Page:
But Democrats say a problem for them was that they waited until just before the election to intensify outreach to Latino communities.
“It’s very transactional. Campaigns, they come and they start 30-60 days before an election, then they’re gone,” said Berrios, who left Biden’s campaign after raising concerns about lagging engagement with Hispanic voters.
Berrios says Mi Vecino is trying to change that. And the party has begun an expensive, intensive effort to reach Latinos and other voters of color long before the 2022 elections.
The Democratic Congressional Campaign Committee is investing more than $1 million on 48 organizing directors around the country designed to bolster “strategic outreach and build trust” with minority communities in midterm battleground districts, including in Florida and Texas.
Matt Barreto was the Biden campaign’s pollster in charge of Latino message and research and noted that he was only brought on last July, a few months before the election.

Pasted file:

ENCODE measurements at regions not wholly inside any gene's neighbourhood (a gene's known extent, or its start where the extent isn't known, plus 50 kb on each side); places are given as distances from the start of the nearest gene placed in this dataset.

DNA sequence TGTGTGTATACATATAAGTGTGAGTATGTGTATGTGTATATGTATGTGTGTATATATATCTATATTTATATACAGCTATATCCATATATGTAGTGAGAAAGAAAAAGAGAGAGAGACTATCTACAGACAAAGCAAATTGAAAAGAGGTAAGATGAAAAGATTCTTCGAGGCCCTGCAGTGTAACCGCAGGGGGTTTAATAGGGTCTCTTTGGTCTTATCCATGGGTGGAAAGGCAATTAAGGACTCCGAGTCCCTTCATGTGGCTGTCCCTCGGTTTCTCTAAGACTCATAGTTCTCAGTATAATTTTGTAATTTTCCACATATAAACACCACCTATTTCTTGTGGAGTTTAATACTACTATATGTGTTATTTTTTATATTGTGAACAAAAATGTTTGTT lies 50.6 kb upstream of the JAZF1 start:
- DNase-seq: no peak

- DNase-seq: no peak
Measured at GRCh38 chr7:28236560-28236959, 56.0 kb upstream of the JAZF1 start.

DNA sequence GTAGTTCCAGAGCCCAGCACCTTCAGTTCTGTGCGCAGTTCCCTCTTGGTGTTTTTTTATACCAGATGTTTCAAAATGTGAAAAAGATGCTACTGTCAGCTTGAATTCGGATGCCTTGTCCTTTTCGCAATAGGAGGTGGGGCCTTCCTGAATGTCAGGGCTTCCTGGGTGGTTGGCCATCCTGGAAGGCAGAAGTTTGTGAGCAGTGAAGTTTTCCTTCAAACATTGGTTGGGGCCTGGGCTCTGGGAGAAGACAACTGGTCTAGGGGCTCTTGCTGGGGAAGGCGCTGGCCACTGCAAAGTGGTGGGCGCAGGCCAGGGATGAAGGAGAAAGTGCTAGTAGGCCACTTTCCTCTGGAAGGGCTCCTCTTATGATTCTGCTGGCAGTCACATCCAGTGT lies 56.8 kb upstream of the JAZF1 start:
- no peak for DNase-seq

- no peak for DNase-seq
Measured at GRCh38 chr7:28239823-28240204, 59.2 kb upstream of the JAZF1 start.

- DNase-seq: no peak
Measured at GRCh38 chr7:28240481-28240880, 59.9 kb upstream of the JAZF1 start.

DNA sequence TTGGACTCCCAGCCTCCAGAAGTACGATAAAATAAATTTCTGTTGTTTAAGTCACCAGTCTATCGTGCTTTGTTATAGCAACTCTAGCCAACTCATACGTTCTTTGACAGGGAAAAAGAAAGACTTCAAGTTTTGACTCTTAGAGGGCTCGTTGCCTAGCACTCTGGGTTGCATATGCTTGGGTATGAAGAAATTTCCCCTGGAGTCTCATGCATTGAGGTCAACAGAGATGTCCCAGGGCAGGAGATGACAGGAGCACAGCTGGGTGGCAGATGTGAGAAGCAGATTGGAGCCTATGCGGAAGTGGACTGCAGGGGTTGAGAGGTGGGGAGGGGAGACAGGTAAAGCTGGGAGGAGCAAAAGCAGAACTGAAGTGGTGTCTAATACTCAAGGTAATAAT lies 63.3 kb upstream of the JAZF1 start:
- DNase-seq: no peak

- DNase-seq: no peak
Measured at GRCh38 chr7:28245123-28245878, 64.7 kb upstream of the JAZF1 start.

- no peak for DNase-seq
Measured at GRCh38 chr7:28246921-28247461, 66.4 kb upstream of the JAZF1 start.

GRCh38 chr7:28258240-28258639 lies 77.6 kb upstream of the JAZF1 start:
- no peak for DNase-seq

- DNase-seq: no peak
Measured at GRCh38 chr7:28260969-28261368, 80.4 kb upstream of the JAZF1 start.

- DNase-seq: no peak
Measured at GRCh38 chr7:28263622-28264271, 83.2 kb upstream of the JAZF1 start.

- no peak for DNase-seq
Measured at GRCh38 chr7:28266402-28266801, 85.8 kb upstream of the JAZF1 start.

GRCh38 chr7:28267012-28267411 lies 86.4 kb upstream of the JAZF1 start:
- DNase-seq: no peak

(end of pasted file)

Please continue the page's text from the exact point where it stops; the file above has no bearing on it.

“We did what we could,” Barreto said.
He and other top Democratic advisers are now leading Building Back Together, a play on Biden’s “Build Back Better” post-pandemic campaign slogan, to promote the administration through television and digital advertising.
The initiative first targeted Arizona and Florida as well as two other states with sizeable and growing Latino populations, Nevada and Pennsylvania.
Barreto says the “always on” approach relentlessly communicates with Latinos and has tailored messages for those from different backgrounds, including distinct narrator accents for audiences in different parts of the country.
He pointed to recent Gallup polling putting Biden’s approval rating among Hispanics at higher than that of all voters, suggesting the campaign is working.
Others, though, are less optimistic.
“The truth is, the money, it hasn’t come as early as it needs to come,” said Giulianna Di Lauro, Florida director of the Hispanic political advocacy group Poder Latinx.
“Once these people are registering, we need to find a way to plug them in and engage them on the issues that we care about,” said Di Lauro, whose group is now leading community meetings around key issues.